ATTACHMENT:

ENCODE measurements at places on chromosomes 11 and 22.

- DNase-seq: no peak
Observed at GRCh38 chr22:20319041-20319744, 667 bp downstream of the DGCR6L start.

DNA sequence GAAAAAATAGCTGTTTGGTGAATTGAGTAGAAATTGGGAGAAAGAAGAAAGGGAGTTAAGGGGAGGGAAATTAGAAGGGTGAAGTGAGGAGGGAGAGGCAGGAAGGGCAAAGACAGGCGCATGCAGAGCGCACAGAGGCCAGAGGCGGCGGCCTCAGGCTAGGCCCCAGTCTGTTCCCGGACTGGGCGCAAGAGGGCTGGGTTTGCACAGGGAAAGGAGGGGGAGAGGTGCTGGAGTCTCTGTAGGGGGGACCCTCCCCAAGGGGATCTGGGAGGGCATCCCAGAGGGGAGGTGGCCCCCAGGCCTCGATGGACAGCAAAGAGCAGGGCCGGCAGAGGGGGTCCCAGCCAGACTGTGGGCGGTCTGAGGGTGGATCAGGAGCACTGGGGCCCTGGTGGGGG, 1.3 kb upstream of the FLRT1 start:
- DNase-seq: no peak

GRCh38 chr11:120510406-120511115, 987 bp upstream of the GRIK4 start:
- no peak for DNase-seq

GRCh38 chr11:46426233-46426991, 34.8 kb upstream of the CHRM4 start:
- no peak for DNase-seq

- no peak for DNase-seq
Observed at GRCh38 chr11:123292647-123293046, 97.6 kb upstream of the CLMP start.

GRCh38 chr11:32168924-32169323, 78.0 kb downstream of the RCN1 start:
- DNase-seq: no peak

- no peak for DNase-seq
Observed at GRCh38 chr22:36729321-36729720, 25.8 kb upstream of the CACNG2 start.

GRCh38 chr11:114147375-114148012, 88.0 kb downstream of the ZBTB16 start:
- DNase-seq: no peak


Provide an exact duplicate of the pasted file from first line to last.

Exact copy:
ENCODE measurements at places on chromosomes 11 and 22.

- DNase-seq: no peak
Observed at GRCh38 chr22:20319041-20319744, 667 bp downstream of the DGCR6L start.

DNA sequence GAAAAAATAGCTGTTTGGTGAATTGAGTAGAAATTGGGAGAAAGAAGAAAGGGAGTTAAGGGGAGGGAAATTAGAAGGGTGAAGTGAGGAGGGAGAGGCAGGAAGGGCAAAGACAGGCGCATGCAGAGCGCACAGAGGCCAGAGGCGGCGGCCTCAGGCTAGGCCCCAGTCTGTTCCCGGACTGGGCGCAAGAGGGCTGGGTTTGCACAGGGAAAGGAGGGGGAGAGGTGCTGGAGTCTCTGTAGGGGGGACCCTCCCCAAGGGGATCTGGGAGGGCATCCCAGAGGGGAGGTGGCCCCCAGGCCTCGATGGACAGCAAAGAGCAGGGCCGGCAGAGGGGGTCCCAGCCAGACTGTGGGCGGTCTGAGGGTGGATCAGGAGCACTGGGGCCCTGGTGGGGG, 1.3 kb upstream of the FLRT1 start:
- DNase-seq: no peak

GRCh38 chr11:120510406-120511115, 987 bp upstream of the GRIK4 start:
- no peak for DNase-seq

GRCh38 chr11:46426233-46426991, 34.8 kb upstream of the CHRM4 start:
- no peak for DNase-seq

- no peak for DNase-seq
Observed at GRCh38 chr11:123292647-123293046, 97.6 kb upstream of the CLMP start.

GRCh38 chr11:32168924-32169323, 78.0 kb downstream of the RCN1 start:
- DNase-seq: no peak

- no peak for DNase-seq
Observed at GRCh38 chr22:36729321-36729720, 25.8 kb upstream of the CACNG2 start.

GRCh38 chr11:114147375-114148012, 88.0 kb downstream of the ZBTB16 start:
- DNase-seq: no peak